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NZ’s first Segway Drift W1’s (may have come with a free cat inside the box)

The first Drift W1’s in the Southern Hemisphere rolled into Auckland today – and YES they are just as much fun as you’ve imagined.

If you want to be one of the first to own your own contact us 0800 2 SEGWAY or segwaynz@icloud.com

Segway Drift W1 is your new stylish way to move and have fun. Two separate e-Skates offer countless possibilities on ways to use it. The product is made out of high-quality materials that provide you a reliable ride. Step on, improve your skills and challenge your friends – The Segway Drift W1 is fun to master!

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Drift W1’s – a whole new way to ride off into the sunset

 

Megan overcomes MS (multiple sclerosis) limitations with Segway PT bringing ‘Hope on wheels’

Megan Sadler has received her brand new Segway Personal Transporter (PT) after running a successful fund-raising campaign.

Woman’s Day recently ran a two-page feature on Megan (44), who was diagnosed with MS almost 20 years ago. To promote multiple sclerosis awareness week she told her story to the magazine of how she was fund-raising to purchase a Segway PT. Megan explained how she’d first seen another woman with MS using a Segway PT about six years ago – a farmer who used it to get around her south Auckland property to round up her cows, and to glide silently alongside her daughter as give her lessons as she rode her horse.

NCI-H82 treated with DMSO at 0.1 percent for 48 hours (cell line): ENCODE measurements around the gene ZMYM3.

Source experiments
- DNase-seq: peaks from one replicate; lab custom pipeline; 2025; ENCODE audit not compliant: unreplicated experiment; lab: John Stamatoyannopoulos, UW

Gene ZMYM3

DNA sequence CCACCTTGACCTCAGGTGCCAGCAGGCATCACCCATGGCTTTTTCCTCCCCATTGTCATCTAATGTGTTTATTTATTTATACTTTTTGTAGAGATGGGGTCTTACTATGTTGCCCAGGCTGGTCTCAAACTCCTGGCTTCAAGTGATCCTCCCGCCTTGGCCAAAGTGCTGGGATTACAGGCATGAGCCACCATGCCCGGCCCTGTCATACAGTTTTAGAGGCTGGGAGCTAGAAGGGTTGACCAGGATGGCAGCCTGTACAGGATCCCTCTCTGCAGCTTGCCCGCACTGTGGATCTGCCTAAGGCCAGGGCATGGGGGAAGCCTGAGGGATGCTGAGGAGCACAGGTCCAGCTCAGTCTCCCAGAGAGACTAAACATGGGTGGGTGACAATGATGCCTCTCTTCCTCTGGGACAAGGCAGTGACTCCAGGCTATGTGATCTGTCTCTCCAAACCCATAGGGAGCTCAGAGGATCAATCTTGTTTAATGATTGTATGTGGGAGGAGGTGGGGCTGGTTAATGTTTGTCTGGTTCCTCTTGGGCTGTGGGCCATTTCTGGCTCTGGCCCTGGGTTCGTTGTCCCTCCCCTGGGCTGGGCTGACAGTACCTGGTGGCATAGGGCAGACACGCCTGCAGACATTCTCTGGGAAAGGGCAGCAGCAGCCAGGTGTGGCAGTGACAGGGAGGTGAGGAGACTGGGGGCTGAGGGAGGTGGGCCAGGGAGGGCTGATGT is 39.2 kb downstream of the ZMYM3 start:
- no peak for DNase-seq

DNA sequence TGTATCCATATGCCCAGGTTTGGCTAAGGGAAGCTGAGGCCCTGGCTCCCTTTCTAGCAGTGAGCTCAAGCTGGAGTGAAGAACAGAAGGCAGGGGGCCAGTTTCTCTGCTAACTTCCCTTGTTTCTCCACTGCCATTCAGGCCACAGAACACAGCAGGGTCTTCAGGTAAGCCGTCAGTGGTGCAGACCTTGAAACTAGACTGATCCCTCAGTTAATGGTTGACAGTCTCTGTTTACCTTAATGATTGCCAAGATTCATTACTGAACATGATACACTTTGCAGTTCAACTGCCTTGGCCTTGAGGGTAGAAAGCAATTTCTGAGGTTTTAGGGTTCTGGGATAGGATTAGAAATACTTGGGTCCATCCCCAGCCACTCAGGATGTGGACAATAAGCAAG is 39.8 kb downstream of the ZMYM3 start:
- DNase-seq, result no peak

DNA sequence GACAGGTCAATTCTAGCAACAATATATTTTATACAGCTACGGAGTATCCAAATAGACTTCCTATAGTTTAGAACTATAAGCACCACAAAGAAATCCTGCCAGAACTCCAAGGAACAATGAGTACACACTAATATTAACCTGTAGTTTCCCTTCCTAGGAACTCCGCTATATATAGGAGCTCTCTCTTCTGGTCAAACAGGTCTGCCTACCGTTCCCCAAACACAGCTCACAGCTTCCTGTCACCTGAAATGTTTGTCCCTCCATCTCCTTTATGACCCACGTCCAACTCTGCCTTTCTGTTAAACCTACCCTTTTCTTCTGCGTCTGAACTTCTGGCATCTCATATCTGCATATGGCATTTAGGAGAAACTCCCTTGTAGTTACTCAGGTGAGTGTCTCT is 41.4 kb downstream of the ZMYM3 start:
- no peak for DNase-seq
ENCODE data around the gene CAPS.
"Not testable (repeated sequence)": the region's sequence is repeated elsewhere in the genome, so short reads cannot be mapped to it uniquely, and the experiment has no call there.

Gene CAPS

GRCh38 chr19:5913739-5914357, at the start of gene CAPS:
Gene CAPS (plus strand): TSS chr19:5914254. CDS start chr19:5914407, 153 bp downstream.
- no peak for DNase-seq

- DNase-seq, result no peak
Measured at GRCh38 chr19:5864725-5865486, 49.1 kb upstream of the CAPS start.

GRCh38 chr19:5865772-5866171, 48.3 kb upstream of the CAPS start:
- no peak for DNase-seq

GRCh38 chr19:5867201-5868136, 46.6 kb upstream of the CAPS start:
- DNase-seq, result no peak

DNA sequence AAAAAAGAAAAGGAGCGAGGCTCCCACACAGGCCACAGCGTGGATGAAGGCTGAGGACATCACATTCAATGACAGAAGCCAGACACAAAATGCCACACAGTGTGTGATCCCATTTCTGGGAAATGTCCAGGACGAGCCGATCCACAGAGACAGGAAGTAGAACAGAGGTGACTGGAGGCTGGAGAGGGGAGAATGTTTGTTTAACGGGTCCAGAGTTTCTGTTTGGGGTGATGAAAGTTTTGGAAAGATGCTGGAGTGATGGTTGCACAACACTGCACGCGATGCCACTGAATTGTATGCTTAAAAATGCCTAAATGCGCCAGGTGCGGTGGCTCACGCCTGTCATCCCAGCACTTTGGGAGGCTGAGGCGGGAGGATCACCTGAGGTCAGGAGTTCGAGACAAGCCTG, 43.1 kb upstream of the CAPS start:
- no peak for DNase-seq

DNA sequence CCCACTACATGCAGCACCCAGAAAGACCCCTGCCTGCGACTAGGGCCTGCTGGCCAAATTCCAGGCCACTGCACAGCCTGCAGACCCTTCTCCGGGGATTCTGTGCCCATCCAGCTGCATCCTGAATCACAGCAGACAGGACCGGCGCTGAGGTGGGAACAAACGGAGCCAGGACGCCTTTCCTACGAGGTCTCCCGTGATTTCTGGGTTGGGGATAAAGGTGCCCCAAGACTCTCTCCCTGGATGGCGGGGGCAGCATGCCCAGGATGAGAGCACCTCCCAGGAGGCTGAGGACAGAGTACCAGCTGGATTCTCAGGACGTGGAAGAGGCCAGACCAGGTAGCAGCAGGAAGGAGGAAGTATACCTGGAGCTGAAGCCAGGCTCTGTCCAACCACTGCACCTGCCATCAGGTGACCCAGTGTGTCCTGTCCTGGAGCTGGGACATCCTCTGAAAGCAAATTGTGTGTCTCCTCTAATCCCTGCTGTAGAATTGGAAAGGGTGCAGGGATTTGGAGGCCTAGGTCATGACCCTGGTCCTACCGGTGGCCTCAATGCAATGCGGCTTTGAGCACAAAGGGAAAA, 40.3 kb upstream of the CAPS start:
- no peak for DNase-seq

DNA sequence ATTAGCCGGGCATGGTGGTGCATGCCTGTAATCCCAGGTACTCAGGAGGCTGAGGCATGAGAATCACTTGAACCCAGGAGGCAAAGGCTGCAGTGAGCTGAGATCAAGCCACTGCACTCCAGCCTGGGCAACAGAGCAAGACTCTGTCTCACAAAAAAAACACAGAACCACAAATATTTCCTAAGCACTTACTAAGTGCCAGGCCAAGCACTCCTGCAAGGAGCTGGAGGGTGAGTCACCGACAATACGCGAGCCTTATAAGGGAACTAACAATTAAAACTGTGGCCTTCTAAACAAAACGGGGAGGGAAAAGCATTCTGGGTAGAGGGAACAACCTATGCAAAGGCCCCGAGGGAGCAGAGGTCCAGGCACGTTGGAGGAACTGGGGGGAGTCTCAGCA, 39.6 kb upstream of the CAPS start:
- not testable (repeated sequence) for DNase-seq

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“Her…two-wheeler will not only transport her indoors and out, but also help her keep up with her energetic daughters.”

Megan and her husband Paul have three daughters, include two twins. She recognised the Segway PT was by far the best solution to achieve all of the things she was missing out on.

“I have been walking with a stick for the past six years, and I am at the stage now where my muscles are getting weaker and walking any distance is difficult. But I want to stay upright for as long as I can….I will be able to get to the netball courts more easily to watch my girls play, and make it to their Ripper Rugby tournaments.”

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Megan successfully used a Givealittle campaign to raise funds to purchase her Segway PT. She met her target in August, and two weeks ago visited Segway New Zealand to collect her new Segway i2 SE model.

For added convenience and practicality her Segway i2 SE was fitted with a handy Front Bag, and our Segway Accessories kit (InfoKey Protector kit, InfoKey Wrist Strap, Segway Lanyard, Height Adjust Wrench).